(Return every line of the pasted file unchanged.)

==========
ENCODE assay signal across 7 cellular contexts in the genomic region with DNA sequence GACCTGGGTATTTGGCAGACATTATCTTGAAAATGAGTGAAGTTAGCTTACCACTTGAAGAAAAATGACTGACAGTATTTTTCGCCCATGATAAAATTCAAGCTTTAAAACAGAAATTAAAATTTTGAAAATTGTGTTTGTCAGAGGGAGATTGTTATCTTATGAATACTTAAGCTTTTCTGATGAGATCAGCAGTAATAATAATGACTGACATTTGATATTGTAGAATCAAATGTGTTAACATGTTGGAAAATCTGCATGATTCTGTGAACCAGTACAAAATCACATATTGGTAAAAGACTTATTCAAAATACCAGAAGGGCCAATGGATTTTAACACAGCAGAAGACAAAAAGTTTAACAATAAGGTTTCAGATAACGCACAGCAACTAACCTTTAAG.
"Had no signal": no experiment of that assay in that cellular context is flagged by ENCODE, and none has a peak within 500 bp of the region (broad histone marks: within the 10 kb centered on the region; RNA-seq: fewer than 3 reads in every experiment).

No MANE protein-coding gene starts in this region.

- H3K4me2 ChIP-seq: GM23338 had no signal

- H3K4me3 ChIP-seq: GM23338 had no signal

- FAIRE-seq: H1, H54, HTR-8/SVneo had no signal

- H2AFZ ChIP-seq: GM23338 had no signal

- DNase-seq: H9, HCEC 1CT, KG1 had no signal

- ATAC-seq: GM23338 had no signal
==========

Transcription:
ENCODE assay signal across 7 cellular contexts in the genomic region with DNA sequence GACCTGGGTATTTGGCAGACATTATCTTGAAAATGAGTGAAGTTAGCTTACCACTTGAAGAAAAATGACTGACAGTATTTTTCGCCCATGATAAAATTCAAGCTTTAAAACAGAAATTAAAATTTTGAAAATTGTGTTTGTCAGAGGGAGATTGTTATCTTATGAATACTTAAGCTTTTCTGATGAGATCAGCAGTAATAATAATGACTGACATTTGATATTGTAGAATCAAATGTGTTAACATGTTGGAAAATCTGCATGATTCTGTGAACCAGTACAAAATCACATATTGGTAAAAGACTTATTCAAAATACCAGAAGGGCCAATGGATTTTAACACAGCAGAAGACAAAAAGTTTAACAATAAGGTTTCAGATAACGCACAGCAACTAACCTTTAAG.
"Had no signal": no experiment of that assay in that cellular context is flagged by ENCODE, and none has a peak within 500 bp of the region (broad histone marks: within the 10 kb centered on the region; RNA-seq: fewer than 3 reads in every experiment).

No MANE protein-coding gene starts in this region.

- H3K4me2 ChIP-seq: GM23338 had no signal

- H3K4me3 ChIP-seq: GM23338 had no signal

- FAIRE-seq: H1, H54, HTR-8/SVneo had no signal

- H2AFZ ChIP-seq: GM23338 had no signal

- DNase-seq: H9, HCEC 1CT, KG1 had no signal

- ATAC-seq: GM23338 had no signal